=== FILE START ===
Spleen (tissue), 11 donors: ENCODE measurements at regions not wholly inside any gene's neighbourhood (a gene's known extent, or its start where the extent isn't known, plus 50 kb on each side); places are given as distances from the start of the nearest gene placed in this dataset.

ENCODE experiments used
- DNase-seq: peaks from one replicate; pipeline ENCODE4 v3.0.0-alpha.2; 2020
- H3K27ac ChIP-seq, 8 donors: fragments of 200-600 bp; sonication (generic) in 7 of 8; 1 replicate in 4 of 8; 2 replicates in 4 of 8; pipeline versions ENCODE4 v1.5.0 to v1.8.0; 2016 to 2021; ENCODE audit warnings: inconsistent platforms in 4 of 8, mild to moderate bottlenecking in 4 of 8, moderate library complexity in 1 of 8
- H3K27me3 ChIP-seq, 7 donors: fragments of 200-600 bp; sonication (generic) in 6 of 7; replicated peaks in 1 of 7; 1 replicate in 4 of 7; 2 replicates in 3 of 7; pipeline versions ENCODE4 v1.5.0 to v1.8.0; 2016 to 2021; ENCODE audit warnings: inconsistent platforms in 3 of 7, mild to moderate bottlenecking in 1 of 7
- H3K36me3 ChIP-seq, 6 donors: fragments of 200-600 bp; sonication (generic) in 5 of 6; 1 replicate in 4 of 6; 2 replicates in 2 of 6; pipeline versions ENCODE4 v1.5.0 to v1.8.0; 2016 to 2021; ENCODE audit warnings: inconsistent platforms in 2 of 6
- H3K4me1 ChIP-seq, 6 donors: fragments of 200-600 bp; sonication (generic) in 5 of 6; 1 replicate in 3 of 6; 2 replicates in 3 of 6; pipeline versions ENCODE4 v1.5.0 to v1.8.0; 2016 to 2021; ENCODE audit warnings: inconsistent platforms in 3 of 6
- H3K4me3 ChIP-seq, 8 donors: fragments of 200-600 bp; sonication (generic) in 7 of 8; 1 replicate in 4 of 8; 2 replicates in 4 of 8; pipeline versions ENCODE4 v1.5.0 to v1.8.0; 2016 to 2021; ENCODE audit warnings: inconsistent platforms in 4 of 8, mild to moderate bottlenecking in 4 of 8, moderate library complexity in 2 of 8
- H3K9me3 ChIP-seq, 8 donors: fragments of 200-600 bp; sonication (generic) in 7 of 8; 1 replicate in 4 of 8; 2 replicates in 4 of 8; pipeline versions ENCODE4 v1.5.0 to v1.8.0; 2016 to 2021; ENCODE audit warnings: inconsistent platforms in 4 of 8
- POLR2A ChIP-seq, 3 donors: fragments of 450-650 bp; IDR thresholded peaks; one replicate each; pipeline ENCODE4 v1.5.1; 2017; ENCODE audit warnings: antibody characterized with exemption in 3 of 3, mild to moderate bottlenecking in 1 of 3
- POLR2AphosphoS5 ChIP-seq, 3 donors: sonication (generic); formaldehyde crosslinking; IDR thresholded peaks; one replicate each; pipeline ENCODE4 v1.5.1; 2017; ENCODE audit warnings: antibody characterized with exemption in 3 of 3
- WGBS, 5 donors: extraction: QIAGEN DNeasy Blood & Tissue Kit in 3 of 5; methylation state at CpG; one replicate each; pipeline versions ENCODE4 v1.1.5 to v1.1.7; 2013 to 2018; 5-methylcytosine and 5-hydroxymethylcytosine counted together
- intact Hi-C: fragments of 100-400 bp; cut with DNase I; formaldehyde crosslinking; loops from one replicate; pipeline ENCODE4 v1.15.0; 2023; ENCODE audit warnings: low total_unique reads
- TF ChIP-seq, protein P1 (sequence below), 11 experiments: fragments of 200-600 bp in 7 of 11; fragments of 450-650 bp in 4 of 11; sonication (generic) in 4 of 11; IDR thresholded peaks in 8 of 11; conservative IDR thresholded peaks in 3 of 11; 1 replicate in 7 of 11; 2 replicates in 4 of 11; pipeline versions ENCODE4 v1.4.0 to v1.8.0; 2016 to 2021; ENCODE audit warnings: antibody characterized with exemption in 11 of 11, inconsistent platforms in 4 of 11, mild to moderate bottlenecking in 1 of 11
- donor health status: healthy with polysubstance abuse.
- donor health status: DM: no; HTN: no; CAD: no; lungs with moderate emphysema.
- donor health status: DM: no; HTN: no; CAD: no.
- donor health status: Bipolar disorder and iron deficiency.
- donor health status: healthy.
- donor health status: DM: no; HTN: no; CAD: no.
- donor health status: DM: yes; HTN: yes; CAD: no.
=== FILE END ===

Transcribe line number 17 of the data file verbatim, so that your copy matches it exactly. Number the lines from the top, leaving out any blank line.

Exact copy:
- donor health status: DM: no; HTN: no; CAD: no.